As you may recall, part of my current course of study (toward becoming a lay chaplain), offers an introduction to the practice of meditation, and . . . it has been a real challenge. Evidenced by the evening I got trapped in my wrist watch, while attempting a self-imposed quiet time.
My studies say, "We are what we do in silence." Profound, and perhaps troubling since today's culture is filled with frenzied activity, 24/7 instant communication, and non-stop external noise. Hardly peaceful. Worse, however, is the constant "internal chatter" of the unconcious mind; the endless stream of erratic and egocentric thoughts Buddhists call "a monkey mind," because it most resembles a tree of agitated monkeys all screeching at once. Yipes:
I've got a whole JUNGLE in there.
Now maybe my monkeys are genetic, maybe they jumped onboard during all those adrenaline filled years as an ER nurse, or maybe they simply come with the whole "writer package" mind-set; I'm not sure. But I truly admire people who seem to be . . . without a traveling circus. It led me to write this scene for DISASTER STATUS, which shows our heroine ER nurse Erin Quinn, wrestling (boxing actually) with this very same concept:
Erin stilled the speed bag, and then glanced down at Elmer Fudd. The goldfish, transparent fins swirling, stared placidly out at her. No tsunami waves. She’d finally figured out how to punch the bag without shaking the wall behind his little glass condo. It had to do with her foot position and the arc of her swing. Balance. Just like Annie said. Erin needed to stay balanced over her feet, be strong and consistent, and stick to the moves, the routine . . . no crazy stuff. Crazy.
She pressed a towel against her damp forehead, her stomach fluttering. She wasn’t going to think about Scott. She’d eaten two and a half brownies, whipped her heart rate up to one-forty, and was sweating right through her tee shirt. Chocolate and endorphins--he was supposed to be banished. It wasn’t fair. All she was asking for was a little bit of peace.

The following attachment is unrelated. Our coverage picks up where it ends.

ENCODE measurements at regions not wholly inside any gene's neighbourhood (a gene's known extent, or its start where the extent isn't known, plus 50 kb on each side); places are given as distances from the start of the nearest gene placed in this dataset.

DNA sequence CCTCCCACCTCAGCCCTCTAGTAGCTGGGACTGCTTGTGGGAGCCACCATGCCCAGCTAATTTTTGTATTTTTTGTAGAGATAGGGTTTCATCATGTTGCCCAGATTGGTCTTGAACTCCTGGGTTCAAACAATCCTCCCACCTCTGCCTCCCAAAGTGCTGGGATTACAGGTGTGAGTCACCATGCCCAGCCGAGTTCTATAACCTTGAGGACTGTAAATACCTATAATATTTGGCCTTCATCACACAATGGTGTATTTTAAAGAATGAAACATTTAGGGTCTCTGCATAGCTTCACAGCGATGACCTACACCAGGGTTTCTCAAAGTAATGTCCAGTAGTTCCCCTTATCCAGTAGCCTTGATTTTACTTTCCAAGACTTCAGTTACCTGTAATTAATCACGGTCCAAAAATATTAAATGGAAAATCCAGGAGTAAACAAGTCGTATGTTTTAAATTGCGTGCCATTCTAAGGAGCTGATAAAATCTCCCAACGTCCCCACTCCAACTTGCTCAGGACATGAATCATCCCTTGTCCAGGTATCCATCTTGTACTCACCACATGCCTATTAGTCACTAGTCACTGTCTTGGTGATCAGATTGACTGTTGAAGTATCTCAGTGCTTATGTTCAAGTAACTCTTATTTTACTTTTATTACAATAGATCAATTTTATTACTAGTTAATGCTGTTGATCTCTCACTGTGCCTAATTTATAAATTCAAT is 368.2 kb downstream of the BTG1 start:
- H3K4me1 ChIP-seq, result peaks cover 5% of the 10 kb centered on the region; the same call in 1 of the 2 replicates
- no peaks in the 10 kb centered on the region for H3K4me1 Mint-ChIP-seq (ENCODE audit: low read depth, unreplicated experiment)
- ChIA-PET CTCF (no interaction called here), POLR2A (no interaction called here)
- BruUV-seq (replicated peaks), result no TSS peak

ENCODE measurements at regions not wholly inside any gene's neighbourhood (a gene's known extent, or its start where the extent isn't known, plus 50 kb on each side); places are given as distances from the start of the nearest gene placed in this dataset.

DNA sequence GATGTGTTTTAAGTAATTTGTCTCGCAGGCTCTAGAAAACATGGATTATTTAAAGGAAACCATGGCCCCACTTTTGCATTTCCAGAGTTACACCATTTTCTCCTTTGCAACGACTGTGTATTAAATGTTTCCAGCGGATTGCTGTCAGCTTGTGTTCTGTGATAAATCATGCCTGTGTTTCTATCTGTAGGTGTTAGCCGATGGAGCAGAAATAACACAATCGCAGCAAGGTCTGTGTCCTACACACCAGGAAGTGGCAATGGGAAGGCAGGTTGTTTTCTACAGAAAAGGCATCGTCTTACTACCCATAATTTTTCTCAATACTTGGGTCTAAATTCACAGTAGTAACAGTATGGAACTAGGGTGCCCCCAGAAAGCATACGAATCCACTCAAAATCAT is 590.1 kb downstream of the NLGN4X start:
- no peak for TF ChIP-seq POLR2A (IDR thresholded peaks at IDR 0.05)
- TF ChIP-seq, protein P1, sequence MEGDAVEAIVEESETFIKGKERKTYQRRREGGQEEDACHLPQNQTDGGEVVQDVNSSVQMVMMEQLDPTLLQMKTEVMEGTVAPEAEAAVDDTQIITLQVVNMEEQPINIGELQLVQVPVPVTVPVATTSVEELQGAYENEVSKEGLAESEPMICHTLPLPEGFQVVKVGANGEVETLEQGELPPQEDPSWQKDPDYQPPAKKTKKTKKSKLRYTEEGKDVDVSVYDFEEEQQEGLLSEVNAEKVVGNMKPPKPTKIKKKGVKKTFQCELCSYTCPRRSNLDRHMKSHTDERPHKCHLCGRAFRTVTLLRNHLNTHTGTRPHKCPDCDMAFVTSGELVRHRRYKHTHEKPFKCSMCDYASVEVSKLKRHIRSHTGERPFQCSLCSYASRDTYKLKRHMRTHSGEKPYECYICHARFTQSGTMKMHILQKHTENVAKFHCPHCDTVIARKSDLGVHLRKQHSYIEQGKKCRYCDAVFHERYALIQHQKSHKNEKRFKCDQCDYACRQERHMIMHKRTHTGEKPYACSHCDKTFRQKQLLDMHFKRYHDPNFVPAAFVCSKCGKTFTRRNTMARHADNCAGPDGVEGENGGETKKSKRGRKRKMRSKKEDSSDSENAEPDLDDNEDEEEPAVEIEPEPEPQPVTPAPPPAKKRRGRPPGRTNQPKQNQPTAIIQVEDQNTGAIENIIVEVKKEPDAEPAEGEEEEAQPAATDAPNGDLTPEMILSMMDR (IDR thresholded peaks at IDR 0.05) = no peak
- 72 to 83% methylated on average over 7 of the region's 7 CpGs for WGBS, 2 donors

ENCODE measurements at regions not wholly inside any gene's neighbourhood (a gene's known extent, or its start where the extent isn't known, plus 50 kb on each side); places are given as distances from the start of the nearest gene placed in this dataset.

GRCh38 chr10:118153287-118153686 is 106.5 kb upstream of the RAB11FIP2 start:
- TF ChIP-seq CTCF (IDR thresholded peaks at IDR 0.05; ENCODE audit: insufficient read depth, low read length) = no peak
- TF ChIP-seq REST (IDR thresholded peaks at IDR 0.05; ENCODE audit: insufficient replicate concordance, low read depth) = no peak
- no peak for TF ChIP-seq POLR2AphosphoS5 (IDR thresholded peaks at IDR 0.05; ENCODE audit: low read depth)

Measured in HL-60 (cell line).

Erin stepped close to window and smiled. Now there was the perfect vision of serenity. Her grandmother, rusty auburn hair tied up with a batik scarf, sat on the garden bench in the rosy- gold sunset, her back straight, hands resting on her thighs, and eyes gently closed. Her breathing was rhythmic and intentional. Beside her lay her well-worn Bible. Centering Prayer. She’d done this for as long as Erin could remember. Explained it alternately as “my quiet time,” Christian meditation, “listening with the ear of my heart,” and-- when her life was particularly hectic and her temper short--“my only sliver of sanity. Now scoot and leave me be!” During those awful months of her husband’s illness, this daily silence had seemed exactly that. Her sanity and her strength.
Since childhood, Erin had tried over and over to emulate her Nana’s peaceful repose. And failed completely. The truth was that profound stillness made her edgy. Silence prompted her to . . . fill it. Her work, the chaos of ER--sirens, nervous chatter, beeping alarms--felt far more normal. And on her days off, she whacked at her speed bag, shadow boxed on the beach or jogged along the sand, listening to her Ipod instead of the waves. Even when she curled up to read, she tapped her foot to an endless stream of music. Deprived of that, she’d hum. Always moving, never silent-- it was who she was. Erin shook her head. If she were a goldfish, she’d welcome the tsunami.
Guess what Erin's challenge will be? Yes . . . to learn to be still and listen to what is truly important. Will she learn that easily?
No. Her heart--and the life of someone she loves--will be at risk before she learns the difference between being "strong" and finding "strength."
Meanwhile, I'll be working on my own slice of silence and serenity. It's getting easier, step by step. On tiptoe. Quietly. Shh.
So much to hear.
How about you? Traveling circus, or present-moment peace?